I sincerely wish I’d captured this moment on film for you, but I was too busy busting a gut laughing and trying not to get knocked down in the melee. New York City is so absurdly, delightfully wonderful. It truly is the most extreme form of urban existence.
We met up with one of my former college roommates, J, at Vanessa’s Dumpling House, which I cannot recommend highly enough. For a mere $7, Mr. FW and I feasted on an array of delectable steamed dumplings and sesame pancakes along with a red bean bun (my personal favorite).
We liked it so much, we bought another $7 worth for our dinner on the train ride home. We brought granola bars to eat for dinner, but felt the splurge was well worth it. Dumplings > granola bars. J is a lawyer who represents tenants rights cases and I deeply admire his dedication to justice for people who otherwise wouldn’t have an advocate. He’s one awesome and inspiring guy.
For the remainder of our 48 hour whirlwind in NYC, Mr. Frugalwoods and I employed our typical travel methodology of strolling with periodic stops for coffee. It’s our preferred mode for catching the flavor of any city in the world and, it’s a dirt cheap way to sightsee.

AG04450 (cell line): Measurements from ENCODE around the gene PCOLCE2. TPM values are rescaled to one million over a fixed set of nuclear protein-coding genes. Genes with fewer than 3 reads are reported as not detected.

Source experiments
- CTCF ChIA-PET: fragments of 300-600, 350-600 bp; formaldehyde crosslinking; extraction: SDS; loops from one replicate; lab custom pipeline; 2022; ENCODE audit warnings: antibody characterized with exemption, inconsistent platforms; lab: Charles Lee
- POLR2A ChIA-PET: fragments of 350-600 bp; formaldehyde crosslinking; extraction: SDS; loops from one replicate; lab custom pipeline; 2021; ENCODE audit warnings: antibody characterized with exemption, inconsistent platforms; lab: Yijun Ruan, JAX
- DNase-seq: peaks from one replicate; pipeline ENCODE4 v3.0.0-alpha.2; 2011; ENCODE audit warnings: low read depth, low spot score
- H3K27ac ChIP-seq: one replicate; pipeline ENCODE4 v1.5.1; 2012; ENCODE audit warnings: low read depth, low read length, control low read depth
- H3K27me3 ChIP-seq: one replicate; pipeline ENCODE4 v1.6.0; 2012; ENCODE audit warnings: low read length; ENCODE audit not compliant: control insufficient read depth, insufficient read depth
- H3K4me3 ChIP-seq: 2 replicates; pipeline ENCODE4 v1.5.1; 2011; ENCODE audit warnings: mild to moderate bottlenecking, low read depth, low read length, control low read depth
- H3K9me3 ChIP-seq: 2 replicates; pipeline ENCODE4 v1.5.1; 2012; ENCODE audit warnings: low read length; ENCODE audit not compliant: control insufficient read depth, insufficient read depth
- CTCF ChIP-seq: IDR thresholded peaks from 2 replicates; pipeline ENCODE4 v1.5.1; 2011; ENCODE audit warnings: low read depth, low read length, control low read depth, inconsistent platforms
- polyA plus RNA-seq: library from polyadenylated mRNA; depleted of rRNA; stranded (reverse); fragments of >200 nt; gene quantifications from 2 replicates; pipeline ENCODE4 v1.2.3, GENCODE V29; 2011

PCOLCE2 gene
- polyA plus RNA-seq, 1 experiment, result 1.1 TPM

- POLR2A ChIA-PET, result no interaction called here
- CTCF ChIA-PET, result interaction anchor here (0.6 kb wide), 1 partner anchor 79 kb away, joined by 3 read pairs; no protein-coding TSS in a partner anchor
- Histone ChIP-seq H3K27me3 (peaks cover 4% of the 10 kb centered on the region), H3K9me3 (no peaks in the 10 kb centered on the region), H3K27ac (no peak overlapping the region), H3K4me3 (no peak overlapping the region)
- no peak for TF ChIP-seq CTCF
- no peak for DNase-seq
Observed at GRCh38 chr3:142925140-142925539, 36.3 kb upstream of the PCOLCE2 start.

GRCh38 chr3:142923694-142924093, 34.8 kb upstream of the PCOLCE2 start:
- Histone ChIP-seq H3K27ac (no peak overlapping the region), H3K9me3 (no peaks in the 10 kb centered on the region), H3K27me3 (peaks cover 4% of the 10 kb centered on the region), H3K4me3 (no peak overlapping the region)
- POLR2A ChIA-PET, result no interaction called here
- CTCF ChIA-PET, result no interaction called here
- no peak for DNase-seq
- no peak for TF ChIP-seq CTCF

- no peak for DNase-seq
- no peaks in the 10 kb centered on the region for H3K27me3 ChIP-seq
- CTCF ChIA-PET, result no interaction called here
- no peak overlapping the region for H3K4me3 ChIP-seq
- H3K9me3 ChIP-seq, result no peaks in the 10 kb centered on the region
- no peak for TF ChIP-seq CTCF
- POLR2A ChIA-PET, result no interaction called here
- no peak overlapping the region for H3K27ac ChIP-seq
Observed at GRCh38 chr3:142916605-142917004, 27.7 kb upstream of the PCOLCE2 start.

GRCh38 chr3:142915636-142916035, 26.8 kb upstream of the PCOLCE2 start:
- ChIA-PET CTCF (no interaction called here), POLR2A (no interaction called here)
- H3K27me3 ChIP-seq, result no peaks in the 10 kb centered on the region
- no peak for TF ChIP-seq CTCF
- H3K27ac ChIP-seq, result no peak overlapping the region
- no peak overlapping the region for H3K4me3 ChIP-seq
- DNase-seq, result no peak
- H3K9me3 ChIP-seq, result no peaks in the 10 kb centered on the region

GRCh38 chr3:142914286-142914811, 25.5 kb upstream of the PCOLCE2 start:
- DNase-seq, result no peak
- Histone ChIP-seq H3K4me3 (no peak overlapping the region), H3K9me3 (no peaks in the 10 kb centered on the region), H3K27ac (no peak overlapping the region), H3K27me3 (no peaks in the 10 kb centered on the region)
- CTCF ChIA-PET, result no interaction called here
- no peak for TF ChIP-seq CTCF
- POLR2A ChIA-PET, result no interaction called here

I honestly don’t need the Museum of Modern Art (at $25 per person I might add) when I can watch the parade of creative humanity that patrols the NYC streets. After all, what could be more encapsulating of modern art than the user-generated graffiti of a subway car.
I had forgotten how electrifying, overwhelming, fascinating, disgusting, wealthy, vibrant, delicious, poverty-stricken, and utterly singular New York is. It’s the type of place I adore visiting but am so terribly glad not to live in anymore. It is, for me, the very incarnation of a sensory overload and I loved every minute.